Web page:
Bacterial genomes generally contain a single chromosome and one or more extrachromosal elements such as plasmids. The initiation of bacterial chromosome replication must be carefully checked to ensure that chromosome duplication occurs only once per cell cycle. The bacterial pathogen responsible for cholera epidemics, Vibrio cholerae, is distinctive in that it has two chromosomes. The teams led by Didier Mazel and Romain Koszul at the Institut Pasteur, in collaboration with Ole Skovgaard of Roskilde University (Denmark), have revealed an original, energy-saving mechanism known as the "replication checkpoint" that coordinates replication of the two chromosomes with the V. cholerae cell cycle. Their findings have been published in the journal The Science Advances.
In bacteria, chromosome replication must occur once per cell cycle to ensure that the number of chromosomes in the cell remains constant. This coordination occurs at the replication initiation stage, during which multiple mechanisms control the availability and activity of DnaA, the replication initiation factor that is widespread in prokaryotes. Control of plasmid replication coordination with the cell cycle is generally less strict.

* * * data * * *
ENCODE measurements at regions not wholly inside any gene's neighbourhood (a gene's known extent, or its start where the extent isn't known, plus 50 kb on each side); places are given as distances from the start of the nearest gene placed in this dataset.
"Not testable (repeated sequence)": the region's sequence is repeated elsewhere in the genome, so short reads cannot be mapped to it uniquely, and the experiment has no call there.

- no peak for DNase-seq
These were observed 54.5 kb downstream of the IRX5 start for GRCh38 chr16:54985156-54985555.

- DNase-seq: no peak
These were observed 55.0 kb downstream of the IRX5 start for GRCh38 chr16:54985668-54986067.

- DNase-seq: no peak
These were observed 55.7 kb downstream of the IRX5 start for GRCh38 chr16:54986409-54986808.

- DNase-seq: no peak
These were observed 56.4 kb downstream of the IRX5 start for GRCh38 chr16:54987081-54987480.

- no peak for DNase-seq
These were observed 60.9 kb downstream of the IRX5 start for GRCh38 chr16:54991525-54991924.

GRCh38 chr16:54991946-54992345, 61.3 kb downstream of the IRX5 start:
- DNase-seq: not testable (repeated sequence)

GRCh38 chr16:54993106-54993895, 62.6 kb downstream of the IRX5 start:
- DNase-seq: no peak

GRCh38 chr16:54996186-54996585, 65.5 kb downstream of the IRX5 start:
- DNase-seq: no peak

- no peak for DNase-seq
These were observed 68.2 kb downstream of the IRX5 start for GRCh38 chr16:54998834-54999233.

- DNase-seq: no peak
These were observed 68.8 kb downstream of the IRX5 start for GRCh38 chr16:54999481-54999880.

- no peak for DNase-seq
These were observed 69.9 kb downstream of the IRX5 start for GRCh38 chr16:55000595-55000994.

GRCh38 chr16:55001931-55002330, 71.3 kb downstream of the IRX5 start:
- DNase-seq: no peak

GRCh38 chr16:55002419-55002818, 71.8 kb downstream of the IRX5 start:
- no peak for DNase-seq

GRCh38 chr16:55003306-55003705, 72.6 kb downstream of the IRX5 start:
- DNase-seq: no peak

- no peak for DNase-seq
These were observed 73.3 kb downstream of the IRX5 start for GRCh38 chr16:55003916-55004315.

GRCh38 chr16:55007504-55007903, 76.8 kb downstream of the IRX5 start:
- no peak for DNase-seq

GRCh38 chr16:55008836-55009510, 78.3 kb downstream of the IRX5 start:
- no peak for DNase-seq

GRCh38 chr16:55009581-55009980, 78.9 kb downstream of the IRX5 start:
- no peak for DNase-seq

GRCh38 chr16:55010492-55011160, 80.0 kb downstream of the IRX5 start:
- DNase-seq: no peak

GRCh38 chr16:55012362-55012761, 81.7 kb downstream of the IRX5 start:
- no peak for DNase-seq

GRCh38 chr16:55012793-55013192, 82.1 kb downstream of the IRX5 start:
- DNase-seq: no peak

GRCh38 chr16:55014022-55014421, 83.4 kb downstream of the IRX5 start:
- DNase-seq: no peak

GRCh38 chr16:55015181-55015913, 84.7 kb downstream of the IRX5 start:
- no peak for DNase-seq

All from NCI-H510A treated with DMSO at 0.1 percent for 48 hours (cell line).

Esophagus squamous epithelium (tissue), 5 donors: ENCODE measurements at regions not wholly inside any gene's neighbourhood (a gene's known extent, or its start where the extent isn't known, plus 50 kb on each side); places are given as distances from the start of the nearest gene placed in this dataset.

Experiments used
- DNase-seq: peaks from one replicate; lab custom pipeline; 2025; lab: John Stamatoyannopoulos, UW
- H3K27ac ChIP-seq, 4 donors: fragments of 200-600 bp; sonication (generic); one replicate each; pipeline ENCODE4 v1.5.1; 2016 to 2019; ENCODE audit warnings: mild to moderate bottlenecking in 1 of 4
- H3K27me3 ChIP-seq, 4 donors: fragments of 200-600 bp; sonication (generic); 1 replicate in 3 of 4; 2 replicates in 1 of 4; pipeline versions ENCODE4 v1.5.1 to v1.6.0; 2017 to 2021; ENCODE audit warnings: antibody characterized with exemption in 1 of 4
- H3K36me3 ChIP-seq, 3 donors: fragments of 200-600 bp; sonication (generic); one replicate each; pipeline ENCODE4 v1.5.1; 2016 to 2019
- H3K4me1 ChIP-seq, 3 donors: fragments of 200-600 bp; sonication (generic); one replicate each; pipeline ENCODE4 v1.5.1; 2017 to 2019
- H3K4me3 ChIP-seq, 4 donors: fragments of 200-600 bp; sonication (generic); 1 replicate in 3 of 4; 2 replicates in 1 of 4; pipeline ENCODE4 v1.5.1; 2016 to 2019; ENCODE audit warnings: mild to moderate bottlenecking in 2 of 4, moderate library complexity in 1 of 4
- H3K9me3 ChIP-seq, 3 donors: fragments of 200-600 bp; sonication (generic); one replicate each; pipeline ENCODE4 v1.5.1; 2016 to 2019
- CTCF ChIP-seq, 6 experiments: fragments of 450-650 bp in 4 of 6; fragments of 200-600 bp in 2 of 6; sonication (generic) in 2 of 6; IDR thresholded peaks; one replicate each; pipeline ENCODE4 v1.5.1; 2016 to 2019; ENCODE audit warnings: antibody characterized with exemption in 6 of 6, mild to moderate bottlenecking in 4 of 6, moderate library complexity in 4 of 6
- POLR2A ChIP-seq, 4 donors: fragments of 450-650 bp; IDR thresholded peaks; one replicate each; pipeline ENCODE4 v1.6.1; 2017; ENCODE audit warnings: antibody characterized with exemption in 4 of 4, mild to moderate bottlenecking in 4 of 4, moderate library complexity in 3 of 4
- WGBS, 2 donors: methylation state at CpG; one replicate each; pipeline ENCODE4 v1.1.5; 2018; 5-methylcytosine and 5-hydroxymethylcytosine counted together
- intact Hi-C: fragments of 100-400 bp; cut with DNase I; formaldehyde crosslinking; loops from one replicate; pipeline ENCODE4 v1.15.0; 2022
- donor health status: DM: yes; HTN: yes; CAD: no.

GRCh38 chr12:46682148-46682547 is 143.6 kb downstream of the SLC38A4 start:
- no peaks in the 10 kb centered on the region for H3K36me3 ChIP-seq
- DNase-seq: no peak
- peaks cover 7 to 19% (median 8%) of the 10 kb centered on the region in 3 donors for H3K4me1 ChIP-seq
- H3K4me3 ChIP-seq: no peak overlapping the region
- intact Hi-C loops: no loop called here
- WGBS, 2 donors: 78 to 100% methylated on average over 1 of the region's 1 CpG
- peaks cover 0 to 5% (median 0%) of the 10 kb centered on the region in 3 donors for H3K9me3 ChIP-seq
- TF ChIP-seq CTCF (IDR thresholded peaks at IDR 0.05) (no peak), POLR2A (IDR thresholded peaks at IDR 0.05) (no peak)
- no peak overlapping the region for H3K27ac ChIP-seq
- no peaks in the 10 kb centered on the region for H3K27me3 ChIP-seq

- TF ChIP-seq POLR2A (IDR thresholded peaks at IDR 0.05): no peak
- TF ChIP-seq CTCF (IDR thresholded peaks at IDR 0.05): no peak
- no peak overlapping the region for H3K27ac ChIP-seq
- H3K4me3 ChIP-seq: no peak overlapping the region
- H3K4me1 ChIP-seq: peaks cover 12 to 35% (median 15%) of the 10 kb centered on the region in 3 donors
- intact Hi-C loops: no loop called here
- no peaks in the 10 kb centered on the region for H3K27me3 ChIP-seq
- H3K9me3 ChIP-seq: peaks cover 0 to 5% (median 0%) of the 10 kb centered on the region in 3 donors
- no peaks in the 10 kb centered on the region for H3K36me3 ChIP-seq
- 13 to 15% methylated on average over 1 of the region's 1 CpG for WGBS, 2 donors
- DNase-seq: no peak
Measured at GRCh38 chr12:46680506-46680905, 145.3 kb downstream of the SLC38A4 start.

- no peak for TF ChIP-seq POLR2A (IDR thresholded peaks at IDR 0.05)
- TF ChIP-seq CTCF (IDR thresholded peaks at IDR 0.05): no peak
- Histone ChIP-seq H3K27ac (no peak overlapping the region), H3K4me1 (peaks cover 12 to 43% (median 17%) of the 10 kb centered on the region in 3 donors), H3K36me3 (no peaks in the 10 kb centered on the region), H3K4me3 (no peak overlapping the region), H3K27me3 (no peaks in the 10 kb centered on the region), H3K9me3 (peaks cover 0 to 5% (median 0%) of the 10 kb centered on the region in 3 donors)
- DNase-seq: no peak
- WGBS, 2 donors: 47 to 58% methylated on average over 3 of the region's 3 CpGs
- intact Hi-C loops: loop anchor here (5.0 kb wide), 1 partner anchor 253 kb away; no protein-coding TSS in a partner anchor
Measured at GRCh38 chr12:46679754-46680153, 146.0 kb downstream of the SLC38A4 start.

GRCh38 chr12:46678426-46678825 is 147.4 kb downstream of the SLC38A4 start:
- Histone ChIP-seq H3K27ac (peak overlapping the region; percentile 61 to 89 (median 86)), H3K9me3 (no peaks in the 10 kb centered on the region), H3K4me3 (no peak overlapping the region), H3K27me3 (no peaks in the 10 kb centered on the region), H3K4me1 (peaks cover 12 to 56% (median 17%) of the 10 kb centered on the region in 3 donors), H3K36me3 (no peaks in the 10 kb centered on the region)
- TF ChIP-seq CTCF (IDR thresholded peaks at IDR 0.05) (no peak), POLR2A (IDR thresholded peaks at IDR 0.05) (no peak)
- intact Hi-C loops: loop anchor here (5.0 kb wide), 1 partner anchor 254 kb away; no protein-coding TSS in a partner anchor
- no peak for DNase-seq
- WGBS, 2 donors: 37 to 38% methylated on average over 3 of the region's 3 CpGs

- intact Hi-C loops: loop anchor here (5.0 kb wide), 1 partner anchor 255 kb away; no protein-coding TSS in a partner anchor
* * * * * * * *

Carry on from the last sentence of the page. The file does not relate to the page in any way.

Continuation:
A checkpoint control orchestrates the replication of the two chromosomes of Vibrio cholerae, Science Advances, April 22, 2016
Marie-Eve Val1,2, Martial Marbouty2,3, Francisco de Lemos Martins1,2, Sean P. Kennedy4, Harry Kemble1,2, Michael J. Bland1,2, Christophe Possoz5, Romain Koszul2,3, Ole Skovgaard6 and Didier Mazel1,2
1. Bacterial Genome Plasticity, Department of Genomes and Genetics, Institut Pasteur, Paris 75015, France.
2. CNRS UMR 3525, Paris 75015, France.
3. Spatial Regulation of Genomes, Department of Genomes and Genetics, Institut Pasteur, Paris 75015, France.
4. Biomics Pole, CITECH, Institut Pasteur, Paris 75015, France.
5. Department of Genome Biology, Institute of Integrative Biology of the Cell (I2BC), Paris-Sud University, CEA, CNRS, Gif-sur-Yvette 91190, France.
6. Department of Science, Systems and Models, Roskilde University, Roskilde DK-4000, Denmark.
Mis à jour le 28/04/2016